Jacques G. Holocaust testimony (HVT-3134) interviewed by Colette Zumstein and Hélène Trigano
- Paris, France : Témoignages pour mémoire, 1995
- Interview Date
- September 28, 1995.
- 2 copies: 3/4 in. dub; and 1/2 in. VHS with time coding.
- Cite As
- Jacques G. Holocaust Testimony (HVT-3134). Fortunoff Video Archive for Holocaust Testimonies, Yale University Library.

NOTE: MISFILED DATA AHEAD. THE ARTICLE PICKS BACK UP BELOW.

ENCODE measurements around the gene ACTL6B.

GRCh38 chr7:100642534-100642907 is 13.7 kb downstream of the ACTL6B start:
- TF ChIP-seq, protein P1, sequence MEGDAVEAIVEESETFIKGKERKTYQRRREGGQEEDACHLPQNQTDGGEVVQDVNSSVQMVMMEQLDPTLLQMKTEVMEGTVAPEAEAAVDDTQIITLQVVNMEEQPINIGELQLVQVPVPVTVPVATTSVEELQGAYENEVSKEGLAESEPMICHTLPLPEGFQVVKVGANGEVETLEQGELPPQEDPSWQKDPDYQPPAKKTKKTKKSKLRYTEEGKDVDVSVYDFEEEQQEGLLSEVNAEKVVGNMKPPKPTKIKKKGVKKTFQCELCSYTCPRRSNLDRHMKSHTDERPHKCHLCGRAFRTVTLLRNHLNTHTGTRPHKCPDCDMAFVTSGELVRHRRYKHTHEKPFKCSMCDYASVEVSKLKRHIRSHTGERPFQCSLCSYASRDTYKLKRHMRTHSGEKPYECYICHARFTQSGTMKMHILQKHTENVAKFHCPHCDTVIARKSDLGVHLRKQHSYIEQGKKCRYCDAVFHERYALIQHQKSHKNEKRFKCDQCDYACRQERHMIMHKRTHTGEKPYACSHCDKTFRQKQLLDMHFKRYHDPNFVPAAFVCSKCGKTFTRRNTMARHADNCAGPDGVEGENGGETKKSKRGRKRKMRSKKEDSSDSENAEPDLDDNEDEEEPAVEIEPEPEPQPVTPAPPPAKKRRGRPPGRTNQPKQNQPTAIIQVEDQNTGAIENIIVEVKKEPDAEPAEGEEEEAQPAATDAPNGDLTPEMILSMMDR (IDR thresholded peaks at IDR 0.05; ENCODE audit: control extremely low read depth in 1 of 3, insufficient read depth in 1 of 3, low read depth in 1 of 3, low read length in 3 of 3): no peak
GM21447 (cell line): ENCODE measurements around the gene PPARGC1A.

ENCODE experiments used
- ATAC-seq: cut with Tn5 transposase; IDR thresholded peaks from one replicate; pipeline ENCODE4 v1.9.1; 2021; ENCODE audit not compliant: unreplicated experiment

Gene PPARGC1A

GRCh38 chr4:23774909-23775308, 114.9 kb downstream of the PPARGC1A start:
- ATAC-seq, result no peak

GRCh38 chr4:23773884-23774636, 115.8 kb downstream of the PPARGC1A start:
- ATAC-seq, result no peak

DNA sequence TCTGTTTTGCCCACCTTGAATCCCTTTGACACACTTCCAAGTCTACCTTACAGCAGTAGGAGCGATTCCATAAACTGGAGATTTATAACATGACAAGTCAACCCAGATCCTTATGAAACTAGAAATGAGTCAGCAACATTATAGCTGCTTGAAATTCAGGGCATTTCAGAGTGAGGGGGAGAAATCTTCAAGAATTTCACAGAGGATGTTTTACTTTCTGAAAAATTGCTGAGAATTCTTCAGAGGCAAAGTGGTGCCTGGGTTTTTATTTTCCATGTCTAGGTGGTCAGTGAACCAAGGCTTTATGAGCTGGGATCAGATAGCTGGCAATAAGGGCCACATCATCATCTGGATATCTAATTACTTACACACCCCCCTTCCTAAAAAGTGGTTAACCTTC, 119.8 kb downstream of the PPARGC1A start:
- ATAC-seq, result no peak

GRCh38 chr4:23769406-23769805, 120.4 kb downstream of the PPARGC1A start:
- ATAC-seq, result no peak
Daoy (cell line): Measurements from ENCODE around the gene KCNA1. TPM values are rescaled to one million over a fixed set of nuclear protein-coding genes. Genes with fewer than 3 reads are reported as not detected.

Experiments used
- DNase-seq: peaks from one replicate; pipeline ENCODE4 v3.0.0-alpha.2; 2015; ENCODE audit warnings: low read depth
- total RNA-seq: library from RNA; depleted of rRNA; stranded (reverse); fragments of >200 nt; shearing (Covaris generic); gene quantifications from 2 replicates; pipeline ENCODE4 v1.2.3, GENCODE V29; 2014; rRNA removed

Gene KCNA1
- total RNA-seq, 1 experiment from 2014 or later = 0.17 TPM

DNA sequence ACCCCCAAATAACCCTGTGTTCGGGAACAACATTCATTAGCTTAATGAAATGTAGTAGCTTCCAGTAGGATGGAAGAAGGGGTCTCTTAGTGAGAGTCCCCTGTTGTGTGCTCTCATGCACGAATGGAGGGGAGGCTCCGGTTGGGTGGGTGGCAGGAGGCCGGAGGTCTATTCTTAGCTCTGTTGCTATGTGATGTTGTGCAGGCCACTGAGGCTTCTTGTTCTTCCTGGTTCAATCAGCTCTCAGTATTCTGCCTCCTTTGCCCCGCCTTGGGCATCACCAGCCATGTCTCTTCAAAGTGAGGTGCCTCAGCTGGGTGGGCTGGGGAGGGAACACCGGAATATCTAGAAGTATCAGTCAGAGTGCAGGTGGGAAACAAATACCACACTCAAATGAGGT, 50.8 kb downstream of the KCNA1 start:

Videotape testimony of Jacques G., who was born in Warsaw, Poland in 1920. He recalls his family's move to Paris when he was six months old; their poverty; apprenticeship at age eleven; marriage; military conscription in 1939; his daughter's birth in 1940; serving in Bordeaux; returning to Paris after the German invasion; anti-Jewish measures; traveling to Lyon, in the unoccupied zone, in 1941; bringing his wife and daughter there; compulsory work (Service du travail Obligatoire); arrest in 1943; release; obtaining false papers; joining the Maquis in Grenoble; various Resistance activities; arrest in Paris, with his wife, in January 1944; concealing their Jewish identity; incarceration in Fresnes; transfer to Drancy; deportation to Auschwitz; separation from his wife; forced labor in Buna/Monowitz; a death march in January 1945 to Gleiwitz; train transfer to Buchenwald; transfer to Weimar; a death march to Flossenbürg; liberation from another death march by United States troops; recuperation in Cham; returning to Paris; and reunion with his wife and parents, then his daughter, who was hidden in Lyon. Mr. G. discusses wanting to survive for his daughter; relations between prisoner groups; details of camp life; his French decorations; and anger at hearing Jews "went like lambs."